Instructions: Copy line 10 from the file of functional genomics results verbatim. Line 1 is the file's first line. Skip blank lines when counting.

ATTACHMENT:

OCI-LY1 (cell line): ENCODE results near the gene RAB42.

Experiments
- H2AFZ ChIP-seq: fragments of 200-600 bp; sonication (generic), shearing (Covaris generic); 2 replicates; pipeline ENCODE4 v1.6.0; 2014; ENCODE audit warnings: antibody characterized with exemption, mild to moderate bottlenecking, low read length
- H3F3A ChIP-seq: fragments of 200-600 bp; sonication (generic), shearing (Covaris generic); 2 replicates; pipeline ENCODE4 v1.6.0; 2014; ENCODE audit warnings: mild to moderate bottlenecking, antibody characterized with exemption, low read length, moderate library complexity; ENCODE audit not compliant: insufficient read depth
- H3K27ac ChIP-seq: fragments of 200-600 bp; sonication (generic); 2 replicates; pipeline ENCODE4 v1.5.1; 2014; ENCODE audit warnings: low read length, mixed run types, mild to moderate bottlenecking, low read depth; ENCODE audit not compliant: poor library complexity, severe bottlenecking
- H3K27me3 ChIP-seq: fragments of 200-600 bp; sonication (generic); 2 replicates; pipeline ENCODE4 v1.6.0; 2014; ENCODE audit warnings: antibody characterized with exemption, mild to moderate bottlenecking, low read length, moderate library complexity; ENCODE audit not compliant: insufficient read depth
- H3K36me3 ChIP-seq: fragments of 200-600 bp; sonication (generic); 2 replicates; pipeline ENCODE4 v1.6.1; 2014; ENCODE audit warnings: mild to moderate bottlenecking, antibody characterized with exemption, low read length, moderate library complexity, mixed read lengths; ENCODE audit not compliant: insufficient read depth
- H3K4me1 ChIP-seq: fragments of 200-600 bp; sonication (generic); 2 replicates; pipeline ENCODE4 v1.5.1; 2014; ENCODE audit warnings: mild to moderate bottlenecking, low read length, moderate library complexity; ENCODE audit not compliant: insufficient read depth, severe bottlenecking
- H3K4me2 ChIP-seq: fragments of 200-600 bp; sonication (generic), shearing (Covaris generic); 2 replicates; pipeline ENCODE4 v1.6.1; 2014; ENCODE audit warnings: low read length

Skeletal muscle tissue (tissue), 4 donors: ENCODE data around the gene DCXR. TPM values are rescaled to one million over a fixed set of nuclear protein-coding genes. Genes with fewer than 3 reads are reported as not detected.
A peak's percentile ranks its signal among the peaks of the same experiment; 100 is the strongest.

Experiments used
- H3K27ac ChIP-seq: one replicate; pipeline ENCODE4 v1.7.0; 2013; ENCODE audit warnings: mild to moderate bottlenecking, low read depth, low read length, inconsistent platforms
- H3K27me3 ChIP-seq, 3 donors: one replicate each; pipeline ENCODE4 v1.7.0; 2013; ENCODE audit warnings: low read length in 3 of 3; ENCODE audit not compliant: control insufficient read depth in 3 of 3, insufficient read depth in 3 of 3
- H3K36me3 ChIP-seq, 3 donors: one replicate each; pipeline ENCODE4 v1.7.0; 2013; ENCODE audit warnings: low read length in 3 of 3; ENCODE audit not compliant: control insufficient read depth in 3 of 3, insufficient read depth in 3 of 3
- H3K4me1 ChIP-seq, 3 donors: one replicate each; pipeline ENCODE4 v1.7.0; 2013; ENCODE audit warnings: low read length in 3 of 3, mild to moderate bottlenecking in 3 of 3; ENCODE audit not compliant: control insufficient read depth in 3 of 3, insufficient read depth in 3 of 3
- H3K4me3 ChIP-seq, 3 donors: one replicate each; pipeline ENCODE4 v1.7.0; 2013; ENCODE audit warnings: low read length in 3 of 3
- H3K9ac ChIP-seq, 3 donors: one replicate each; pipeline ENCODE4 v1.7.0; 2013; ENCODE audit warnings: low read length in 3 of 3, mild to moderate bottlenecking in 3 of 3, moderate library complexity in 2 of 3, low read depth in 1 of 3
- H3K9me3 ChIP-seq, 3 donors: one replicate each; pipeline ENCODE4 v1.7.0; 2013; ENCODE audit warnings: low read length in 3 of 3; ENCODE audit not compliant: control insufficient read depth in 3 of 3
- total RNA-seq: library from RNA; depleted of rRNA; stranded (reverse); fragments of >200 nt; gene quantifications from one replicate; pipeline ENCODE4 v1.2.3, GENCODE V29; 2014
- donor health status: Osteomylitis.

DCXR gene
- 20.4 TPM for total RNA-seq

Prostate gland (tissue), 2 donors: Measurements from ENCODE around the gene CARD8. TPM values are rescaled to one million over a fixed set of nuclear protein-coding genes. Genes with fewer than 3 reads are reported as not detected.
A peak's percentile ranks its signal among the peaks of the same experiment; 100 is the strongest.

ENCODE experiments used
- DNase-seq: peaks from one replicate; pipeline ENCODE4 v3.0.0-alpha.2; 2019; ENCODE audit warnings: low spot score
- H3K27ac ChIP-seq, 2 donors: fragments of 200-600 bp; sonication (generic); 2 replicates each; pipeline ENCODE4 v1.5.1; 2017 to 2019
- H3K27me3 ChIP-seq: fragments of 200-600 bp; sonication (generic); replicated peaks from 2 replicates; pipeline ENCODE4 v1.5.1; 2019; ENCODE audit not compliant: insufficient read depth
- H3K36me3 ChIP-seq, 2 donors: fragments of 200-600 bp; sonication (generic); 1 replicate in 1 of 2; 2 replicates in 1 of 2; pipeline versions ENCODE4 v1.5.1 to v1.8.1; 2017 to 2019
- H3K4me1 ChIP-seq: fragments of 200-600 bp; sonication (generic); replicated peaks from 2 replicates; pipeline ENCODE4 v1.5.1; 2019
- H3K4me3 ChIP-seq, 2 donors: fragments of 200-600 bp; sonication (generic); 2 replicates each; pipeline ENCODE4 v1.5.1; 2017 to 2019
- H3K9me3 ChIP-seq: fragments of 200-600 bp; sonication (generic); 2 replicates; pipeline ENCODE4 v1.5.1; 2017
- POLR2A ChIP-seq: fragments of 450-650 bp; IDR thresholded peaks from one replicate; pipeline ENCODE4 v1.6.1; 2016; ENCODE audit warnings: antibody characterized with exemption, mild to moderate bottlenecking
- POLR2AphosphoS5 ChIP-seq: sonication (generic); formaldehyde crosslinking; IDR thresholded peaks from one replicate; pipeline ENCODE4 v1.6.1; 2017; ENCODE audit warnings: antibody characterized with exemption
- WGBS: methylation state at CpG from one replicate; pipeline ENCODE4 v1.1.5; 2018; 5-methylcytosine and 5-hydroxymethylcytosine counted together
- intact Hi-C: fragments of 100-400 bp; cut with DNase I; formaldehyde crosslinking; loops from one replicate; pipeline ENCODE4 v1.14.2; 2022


Skeletal muscle tissue (tissue), 4 donors: ENCODE data around the gene DCXR. TPM values are rescaled to one million over a fixed set of nuclear protein-coding genes. Genes with fewer than 3 reads are reported as not detected.